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How To Teach Your Children About Internet Safety

There once was a time when typical North American families only had 1 computer per household, making the monitoring of children’s Internet use much less complicated.
As access to the Internet has expanded to include cellphones, tablets, iPods and the like, it has become more common for households to have multiple devices with access to the Internet, making it more difficult than ever for parents to monitor their children’s Internet safety.
When I was growing up, we first had one of those original computers where you played games like Pong, text was green, and it was impossible to use the Internet while someone was on the phone. Our computer was never allowed to leave the home’s main floor, and especially not allowed in our rooms or the basement. This was how my parents made sure that we were never up to anything dangerous on the computer.
I went up to the 9th grade before our household had more than one computer under the same roof at the same time, but technology has evolved so quickly that by the time my younger brother reached the 9th grade, we had 5 laptops in our home and 3 other devices that could also access the Internet. He is now in the 12th grade and the amount of Internet-accessing gadgets per typical household these days is astonishing.

So, what’s a parent in today’s digital age to do in order to monitor their children’s online activities?
Family computer
Here are a few tips I’d like to share:

  • Limit the areas in your home that your child can use the Internet from: As funny as it sounds, this really is a good tip. Knowing that my parents could pop up behind me at any second kept me off of websites like MySpace and Hi-5 growing up; I was on Neopets long after my friends abandoned it for cooler websites where they could converse with any and everybody from around the web. Quite a few went on to develop online friendships with strangers who claimed to be their age, but thanks to the World Wide Web’s anonymity we’ll never truly know.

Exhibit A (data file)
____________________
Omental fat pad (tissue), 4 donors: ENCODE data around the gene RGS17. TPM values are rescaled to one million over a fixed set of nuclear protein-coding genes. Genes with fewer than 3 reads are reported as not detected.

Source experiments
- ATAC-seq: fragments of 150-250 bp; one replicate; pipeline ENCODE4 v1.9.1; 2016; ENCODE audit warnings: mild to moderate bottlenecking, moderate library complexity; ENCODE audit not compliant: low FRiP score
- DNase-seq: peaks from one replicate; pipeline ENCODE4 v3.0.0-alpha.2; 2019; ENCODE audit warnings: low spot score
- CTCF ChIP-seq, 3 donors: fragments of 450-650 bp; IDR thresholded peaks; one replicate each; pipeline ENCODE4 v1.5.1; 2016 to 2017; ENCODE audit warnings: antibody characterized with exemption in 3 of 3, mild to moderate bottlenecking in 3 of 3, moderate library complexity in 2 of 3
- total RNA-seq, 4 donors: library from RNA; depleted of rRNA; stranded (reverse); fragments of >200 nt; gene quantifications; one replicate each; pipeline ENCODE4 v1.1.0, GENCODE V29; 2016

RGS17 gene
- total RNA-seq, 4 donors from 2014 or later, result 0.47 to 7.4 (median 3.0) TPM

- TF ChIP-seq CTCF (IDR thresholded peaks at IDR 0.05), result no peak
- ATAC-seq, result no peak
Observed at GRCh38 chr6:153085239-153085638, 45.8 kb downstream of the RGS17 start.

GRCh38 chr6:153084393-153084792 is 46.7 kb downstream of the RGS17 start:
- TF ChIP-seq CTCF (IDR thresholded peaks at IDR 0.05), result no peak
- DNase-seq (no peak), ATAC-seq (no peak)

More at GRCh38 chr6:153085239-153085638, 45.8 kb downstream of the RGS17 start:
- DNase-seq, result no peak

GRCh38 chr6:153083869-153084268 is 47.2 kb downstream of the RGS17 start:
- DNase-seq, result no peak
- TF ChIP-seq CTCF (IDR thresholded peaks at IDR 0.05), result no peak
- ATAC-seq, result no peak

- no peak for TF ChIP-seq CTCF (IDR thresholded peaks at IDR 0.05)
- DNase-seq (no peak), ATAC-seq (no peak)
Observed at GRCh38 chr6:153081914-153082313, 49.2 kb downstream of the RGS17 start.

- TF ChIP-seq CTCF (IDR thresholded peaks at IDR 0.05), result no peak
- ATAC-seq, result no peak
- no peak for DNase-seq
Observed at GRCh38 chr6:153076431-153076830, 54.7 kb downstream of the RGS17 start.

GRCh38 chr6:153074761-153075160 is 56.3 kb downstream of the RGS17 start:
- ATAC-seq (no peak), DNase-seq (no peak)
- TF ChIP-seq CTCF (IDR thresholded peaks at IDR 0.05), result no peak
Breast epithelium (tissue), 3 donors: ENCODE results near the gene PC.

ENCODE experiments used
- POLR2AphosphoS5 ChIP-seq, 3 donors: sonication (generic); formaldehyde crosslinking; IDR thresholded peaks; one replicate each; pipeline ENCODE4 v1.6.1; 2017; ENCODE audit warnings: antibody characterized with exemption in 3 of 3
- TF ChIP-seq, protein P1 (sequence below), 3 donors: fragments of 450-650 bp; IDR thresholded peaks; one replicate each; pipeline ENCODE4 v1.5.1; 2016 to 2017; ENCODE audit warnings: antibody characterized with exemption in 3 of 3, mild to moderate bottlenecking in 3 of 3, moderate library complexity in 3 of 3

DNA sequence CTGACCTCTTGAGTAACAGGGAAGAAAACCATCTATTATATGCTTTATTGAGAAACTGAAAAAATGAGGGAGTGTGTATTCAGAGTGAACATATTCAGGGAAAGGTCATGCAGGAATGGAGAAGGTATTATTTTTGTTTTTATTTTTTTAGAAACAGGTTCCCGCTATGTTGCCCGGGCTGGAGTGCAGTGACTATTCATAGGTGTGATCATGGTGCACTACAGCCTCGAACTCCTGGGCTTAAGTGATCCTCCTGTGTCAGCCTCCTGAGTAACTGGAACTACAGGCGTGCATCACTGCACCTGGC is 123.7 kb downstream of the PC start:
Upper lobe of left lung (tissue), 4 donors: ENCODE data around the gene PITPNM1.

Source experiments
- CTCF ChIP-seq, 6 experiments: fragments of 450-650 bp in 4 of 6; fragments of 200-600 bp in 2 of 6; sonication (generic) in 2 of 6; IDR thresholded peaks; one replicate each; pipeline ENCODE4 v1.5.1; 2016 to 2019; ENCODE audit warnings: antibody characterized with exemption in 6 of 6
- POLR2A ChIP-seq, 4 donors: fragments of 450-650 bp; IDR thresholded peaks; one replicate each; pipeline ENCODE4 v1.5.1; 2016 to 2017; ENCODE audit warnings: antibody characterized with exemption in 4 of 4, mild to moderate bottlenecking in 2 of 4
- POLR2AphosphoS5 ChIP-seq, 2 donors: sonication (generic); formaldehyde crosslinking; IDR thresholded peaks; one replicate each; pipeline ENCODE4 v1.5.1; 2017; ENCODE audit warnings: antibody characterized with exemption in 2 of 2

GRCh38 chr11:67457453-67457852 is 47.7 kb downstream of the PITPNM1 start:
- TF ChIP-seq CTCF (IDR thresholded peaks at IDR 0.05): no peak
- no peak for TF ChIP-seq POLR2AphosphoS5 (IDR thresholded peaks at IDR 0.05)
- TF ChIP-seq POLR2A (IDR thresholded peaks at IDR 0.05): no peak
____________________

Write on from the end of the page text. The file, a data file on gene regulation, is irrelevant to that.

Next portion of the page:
• Set a social media age policy: Social media is a very dangerous tool for minors, as their mentalities towards the world are still far too innocent and trusting. A young child who may not be fitting in at school as much as they would like to might create an online persona in an effort to find friends on the Internet. This could really land them in a very compromising position should they happen to trust the wrong people. In extreme cases, school bullying may carry over into the Internet, causing even more trauma.
  • Set time and website limits:  There are some online programs that allow you to veto your children’s internet usage. Windows in particular offers a Family Safety Program that allows you to set time and website restrictions to keep children off specified websites at specified times.

 

  • Teach your children that it’s never okay to meet up with people they’ve met online: This goes back to the first point; when children develop friendships with people they’ve met online, they trust that the stranger on the other side of the screen is exactly who they say they are. This makes children feel comfortable with the idea of meeting in person because the bond they’ve developed leads them to believe that their cyberfriend is harmless. Teach your child that there are people out there who prey on their vulnerability and will use it to gather secrets, and will make them feel guilty if they refuse to meet in person.

Internet safety is a very tangled web nowadays as it becomes increasingly difficult to monitor your children’s browsing habits. There’s no one-size-fits-all approach to ensuring a safe online experience for your children, but it certainly doesn’t hurt to try your best to educate them on the dangers and best practices.

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